Did you know that the Google page loads in about 737 milliseconds? Or that Amazon.co.uk can load roughly 5.6MB in around 3.19 seconds? This alone shows that website speed is an important factor of website performance and regarded by some as Google’s obsession. Slow loading websites are a pain, but can be overcome.
How bad is it?
Google is almost like Big Brother in terms of website speed — they’re watching you at all times to ensure that you’re ‘making the web faster’. One of the greatest consequences of slow loading speeds is its negative effect on Google rankings.
Website speed is one of Google’s 200+ ranking factors, and an important consideration for small business as it determines where a website will be shown on a Google search page. Users love fast sites and Google loves users.
Also a part of the Google package is the news that Google has recently updated its algorithm earlier this year for mobiles, that favours websites with large text, simple links, and a platform relative design that resizes to fit whatever screen it’s viewed on, be it a laptop, phone, or tablet.
In summary, website rankings on Google have changed according to mobile-friendliness, which is great for some, but horrible for others. Essentially, a slow mobile website is an invisible mobile website.
A decrease in user experience is another significant consequence of slow loading websites — users who don’t tolerate slow loading sites, don’t bother with them at all. According to Radware, approximately 51% of users in the US said that site slowness is the top reason they’d abandon a purchase. That means that having a slow website cuts your traffic (and potential sales or clients) in half.
Website speed is highly considered by users, and many users will give up on buying something simply because the checkout process is taking too long (even my girlfriend said that she’s done it).
What makes it bad? How can I fix it?
- Unoptimized images
Having images that are larger than what they’re supposed to be is a critical downfall for websites. Choosing the right file type is essential: JPEGs have a smaller file size than PNGs, so use JPEGs for images wherever they’re needed. PNGs are to be used more so for icons, logos, illustrations, sign, and text.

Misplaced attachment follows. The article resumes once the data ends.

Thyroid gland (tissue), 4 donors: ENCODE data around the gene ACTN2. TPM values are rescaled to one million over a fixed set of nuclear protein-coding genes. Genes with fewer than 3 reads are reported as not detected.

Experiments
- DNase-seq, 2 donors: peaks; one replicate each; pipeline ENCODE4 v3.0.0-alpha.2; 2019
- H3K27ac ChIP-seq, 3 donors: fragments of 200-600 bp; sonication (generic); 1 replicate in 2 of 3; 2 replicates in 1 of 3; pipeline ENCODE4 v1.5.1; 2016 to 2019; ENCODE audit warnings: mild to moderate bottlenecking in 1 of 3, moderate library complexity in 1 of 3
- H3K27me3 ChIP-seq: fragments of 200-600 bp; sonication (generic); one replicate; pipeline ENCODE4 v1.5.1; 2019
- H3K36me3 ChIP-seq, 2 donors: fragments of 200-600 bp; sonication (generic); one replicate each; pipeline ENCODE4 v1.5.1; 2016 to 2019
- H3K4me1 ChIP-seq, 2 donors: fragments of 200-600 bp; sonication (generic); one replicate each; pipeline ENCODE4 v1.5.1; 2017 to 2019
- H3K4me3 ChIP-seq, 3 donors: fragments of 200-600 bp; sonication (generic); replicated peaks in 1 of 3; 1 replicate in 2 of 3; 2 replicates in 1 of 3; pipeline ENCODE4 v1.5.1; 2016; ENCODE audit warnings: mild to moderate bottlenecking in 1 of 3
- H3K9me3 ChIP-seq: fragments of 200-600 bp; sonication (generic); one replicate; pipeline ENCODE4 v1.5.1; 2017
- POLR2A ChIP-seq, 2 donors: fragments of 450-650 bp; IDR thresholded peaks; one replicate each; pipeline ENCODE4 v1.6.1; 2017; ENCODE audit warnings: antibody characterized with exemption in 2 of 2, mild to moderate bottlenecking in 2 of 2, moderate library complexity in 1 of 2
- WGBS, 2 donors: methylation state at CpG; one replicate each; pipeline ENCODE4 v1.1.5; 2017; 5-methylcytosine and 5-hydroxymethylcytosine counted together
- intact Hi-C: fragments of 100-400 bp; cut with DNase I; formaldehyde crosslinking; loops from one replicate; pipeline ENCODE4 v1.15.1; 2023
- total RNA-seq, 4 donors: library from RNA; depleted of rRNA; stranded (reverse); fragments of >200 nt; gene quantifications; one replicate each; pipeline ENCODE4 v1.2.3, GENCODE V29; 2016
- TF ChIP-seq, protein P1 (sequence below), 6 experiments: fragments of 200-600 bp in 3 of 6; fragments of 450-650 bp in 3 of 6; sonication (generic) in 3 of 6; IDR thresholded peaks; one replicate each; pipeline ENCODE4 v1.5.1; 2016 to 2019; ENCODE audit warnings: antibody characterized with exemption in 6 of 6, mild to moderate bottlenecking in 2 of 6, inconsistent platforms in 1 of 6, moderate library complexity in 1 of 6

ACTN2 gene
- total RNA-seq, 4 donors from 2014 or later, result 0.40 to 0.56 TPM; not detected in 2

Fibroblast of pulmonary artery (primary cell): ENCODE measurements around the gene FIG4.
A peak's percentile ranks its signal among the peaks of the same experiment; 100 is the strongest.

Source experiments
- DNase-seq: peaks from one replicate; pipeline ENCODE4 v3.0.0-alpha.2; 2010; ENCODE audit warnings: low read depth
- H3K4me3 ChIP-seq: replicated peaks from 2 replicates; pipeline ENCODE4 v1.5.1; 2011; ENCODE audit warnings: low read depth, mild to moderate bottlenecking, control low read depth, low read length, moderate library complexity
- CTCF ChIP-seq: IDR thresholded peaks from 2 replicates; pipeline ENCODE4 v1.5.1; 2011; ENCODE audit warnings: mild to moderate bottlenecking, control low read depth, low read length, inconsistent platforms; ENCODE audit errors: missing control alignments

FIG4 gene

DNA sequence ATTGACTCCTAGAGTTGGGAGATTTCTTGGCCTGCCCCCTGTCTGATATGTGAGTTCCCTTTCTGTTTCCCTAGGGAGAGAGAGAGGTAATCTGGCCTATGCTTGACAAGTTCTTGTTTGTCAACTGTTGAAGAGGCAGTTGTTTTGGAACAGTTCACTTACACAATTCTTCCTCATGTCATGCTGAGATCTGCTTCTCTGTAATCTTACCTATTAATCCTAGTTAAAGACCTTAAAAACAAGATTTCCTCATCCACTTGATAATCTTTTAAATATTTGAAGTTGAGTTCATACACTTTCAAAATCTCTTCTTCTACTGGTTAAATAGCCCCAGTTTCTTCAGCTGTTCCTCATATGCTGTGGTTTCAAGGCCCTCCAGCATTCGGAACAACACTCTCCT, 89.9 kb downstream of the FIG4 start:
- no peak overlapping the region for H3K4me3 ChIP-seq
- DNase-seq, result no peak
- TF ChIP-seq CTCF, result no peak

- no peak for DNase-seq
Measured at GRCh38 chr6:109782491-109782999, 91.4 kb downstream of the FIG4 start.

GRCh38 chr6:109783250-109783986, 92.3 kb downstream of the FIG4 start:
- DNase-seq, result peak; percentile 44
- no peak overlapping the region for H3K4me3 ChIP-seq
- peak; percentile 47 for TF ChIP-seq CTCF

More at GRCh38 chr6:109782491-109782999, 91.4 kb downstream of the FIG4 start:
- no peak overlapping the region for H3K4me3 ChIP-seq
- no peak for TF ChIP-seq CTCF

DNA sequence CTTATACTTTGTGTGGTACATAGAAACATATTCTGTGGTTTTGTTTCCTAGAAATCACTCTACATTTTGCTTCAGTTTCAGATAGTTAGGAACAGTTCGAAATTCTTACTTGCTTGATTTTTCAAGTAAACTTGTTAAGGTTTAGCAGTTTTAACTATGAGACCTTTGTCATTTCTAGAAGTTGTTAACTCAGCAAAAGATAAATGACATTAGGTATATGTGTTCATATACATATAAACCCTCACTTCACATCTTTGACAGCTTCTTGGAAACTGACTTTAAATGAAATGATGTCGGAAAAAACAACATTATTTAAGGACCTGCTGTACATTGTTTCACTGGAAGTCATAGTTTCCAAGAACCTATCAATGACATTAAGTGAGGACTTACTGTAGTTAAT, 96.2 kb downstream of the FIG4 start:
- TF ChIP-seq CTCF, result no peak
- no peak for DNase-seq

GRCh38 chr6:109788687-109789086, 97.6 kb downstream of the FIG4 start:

While uploading images to your website, make sure they’re a small file size (in bytes, e.g. kb’s are better than mb’s), otherwise your website will be slower, and will not be properly mobile optimized — which is crucial if you want Google to like you.
Image optimization can easily be done with Adobe Photoshop:
- Open your images in Adobe Photoshop
- Go to File > Save For Web
- Reduce the image to 70%.
The quality is almost the same, but the file size is nearly halved, making it much smaller and easier to load.
- Website design
So, you’ve got a creative side and you’ve showcased that all over your website, that’s fine but it may turn out to be a regretful decision, as over-designing web pages by adding loads of banners, images, icons, and other additions can lead to slower loading times.
- Abundance of Ads
Advertisements are important, no doubt about it, but too many can cluster your page and cause it to load at a slower rate, especially if they’re extravagant ads — for example, with videos or moving images (GIFs).
- Bulky code
If you can handle your code and know your way through it, this one’s for you. Having inefficient, unnecessary, or overall just lengthy, “bulky” code for your web pages can slow down your website speed by a small amount.
- External Media, plugins, widgets
Obviously, the more high-tech your webpages are, the slower it’s going to load. By having external media or plugins, like music or video players, or images slideshows, it adds a big bunch of code to your page, making it longer to load.
- Web host
First are foremost your where your server are hosted can have a massive impact on your website speed. Using servers within the country you operate in, will increase your website’s speed. You will also want to keep in mind the hosting service you have purchased, If your websites are using a shared server and there is an increase in traffic, it will negatively affect your websites loading speed. This could be a good indicator into changing your web host, or web hosting package to a virtual private server.
You can try counteract all the issues above and shave a second or two off your website, but that may not help some that have loading times of over 10 seconds!
As an example, say your website is living in a neighbourhood with 9 other websites, and those other websites build skyscrapers out of their properties, it’s going to be uncomfortable for your website and the road traffic to your house will be dense and slow. This is how your website achieves low loading speeds with a mediocre web host.
With Crucial’s Web Hosting package, you won’t have to worry about slow loading speeds again. With 24x7x365 support, Australian servers and CloudLinux, we’ll take the greatest care of you and your website speed.
Find out your website speed now!
Test your website(s) and website speed with this funky tool from Pingdom. It’s not perfectly accurate, so try it a couple of times and take an average. Then, try some of the solutions above and test your pages again to see how they work for you.
If you’d like a simple review of your website from Google, go to PageSpeed Insights and see how your web pages rank in loading speed and design.